Digging into Skylum’s newest version of Luminar, the first question I had to answer is, “what can it do that will save me time, make my images look better, and not take forever to learn?” Once you open the program up, you find a tremendous amount options for processing. But, it is an easy to learn program that I have found can help you make quick adjustments to get great results. These tips and techniques will help you sift through the options and features, so you can develop (pun intended) your own workflow, not just for your landscapes, but any type of photography.
I would say, without a doubt, that Lightroom is one of the most used programs on my computer, second maybe only to Chrome. However, even as a convert from the first version of Lightroom and having logged about a zillion hours using it since then, I am still always learning something new that I can do with it. Partly from the consistent upgrades and improvements over the years, but, also because there are many hidden features for those of us willing to do a little spelunking around the program.
One of these buried treasures is not in Lightroom itself, rather a repository that Adobe maintains called the Lightroom Developers SDK. Short for “Software Development Kit”, this is a library of information and “how to’s” for anyone who wishes to build their own plugins to extend Lightroom’s features. Inside this library is also a selection of sample plugins that you can use as a foundation for building your own. Each of these samples is a fully functioning plugin on its own, offering some feature or functionality not available in the regular program. One of my favorite, and most used, is the FTP sample plugin. This gives us a way to send batches of large images to a file server straight from Lightroom. Below is a tutorial on how to find, install, and use it, so you can get those beautiful images of yours to the people that want them as quickly and easily as possible!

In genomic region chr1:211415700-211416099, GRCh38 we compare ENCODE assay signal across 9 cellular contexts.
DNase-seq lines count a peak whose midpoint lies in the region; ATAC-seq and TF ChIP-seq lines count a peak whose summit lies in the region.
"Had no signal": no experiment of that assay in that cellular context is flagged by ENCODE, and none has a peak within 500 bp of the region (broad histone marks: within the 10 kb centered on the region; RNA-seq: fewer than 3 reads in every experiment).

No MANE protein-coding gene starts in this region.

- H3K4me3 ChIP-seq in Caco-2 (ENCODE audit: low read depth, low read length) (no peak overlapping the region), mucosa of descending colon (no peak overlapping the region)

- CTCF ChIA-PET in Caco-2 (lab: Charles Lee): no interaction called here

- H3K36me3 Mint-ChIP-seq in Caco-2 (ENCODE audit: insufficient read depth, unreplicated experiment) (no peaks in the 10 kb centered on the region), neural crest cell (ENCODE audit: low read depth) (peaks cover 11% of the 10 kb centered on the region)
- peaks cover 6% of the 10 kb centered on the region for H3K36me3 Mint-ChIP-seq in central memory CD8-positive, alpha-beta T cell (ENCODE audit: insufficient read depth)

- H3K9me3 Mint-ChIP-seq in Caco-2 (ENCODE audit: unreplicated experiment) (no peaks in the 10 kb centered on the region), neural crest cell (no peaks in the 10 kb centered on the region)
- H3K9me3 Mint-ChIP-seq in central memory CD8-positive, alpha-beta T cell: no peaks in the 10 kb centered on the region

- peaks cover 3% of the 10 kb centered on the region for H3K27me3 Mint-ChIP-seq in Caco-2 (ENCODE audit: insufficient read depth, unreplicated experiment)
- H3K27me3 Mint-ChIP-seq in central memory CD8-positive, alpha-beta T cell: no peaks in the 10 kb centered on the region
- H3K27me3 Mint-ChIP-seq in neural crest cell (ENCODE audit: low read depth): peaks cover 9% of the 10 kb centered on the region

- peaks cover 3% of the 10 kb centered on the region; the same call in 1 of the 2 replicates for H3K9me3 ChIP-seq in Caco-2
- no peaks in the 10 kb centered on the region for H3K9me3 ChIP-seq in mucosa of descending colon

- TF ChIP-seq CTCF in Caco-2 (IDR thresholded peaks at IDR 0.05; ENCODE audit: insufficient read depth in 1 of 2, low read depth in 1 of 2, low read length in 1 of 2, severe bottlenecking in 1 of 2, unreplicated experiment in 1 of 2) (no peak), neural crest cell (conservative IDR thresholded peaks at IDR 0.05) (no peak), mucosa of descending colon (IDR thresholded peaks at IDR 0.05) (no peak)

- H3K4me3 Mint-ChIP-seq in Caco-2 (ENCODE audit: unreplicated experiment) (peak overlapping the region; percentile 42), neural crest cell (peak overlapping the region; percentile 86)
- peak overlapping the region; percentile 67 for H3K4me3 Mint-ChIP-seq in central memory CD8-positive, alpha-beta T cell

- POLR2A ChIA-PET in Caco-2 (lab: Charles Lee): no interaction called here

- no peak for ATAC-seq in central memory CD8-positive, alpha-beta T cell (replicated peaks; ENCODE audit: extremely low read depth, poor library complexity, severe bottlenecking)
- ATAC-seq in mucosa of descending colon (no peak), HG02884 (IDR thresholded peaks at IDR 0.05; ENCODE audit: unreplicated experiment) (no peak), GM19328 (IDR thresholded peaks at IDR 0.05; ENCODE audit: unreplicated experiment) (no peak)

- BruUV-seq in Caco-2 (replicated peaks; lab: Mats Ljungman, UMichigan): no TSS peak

For this composite, my goal was to produce a version of my galloping wild horses image that looks like it’s been drawn and woodburned onto an old board. Not sure why, I just thought it would look cool, the inspiration behind many my composites. Having an idea of what you want to make before you start usually produces the best results. But, don’t be so in love with your idea you can’t change as you create your composite.
At this point, I have my horse picture processed and saved as a high resolution TIF file, and have found a nice wood texture I want to use as the background texture. Ideally you want these texture files to be high-resolution also, so that you can print your finished piece later. Using a 400 pixel wide texture will result in a blurry grainy mess, it’s too small to print it big later.
In the digital darkroom, we can take two paths with our images. The first is to use your photo processing software to get your image looking as close to what you saw when you took it. This is your standard digital darkroom workflow, adjusting your exposure, getting rid of spots, cropping, etc., with more of a focus on realism.